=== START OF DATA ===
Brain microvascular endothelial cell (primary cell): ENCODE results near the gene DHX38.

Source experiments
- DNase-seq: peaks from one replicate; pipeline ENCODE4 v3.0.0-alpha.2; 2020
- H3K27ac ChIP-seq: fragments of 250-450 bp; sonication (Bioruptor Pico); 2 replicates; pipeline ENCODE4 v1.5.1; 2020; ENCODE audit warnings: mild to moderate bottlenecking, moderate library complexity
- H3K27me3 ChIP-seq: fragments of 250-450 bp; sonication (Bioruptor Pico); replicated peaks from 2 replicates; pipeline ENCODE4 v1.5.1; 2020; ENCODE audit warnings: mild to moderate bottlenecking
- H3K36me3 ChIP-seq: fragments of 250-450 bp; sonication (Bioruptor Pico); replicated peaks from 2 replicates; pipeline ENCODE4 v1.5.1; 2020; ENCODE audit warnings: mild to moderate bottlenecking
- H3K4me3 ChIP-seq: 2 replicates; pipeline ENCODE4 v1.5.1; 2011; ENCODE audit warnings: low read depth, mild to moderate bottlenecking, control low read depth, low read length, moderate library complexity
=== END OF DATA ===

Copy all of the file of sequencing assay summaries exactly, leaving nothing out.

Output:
Brain microvascular endothelial cell (primary cell): ENCODE results near the gene DHX38.

Source experiments
- DNase-seq: peaks from one replicate; pipeline ENCODE4 v3.0.0-alpha.2; 2020
- H3K27ac ChIP-seq: fragments of 250-450 bp; sonication (Bioruptor Pico); 2 replicates; pipeline ENCODE4 v1.5.1; 2020; ENCODE audit warnings: mild to moderate bottlenecking, moderate library complexity
- H3K27me3 ChIP-seq: fragments of 250-450 bp; sonication (Bioruptor Pico); replicated peaks from 2 replicates; pipeline ENCODE4 v1.5.1; 2020; ENCODE audit warnings: mild to moderate bottlenecking
- H3K36me3 ChIP-seq: fragments of 250-450 bp; sonication (Bioruptor Pico); replicated peaks from 2 replicates; pipeline ENCODE4 v1.5.1; 2020; ENCODE audit warnings: mild to moderate bottlenecking
- H3K4me3 ChIP-seq: 2 replicates; pipeline ENCODE4 v1.5.1; 2011; ENCODE audit warnings: low read depth, mild to moderate bottlenecking, control low read depth, low read length, moderate library complexity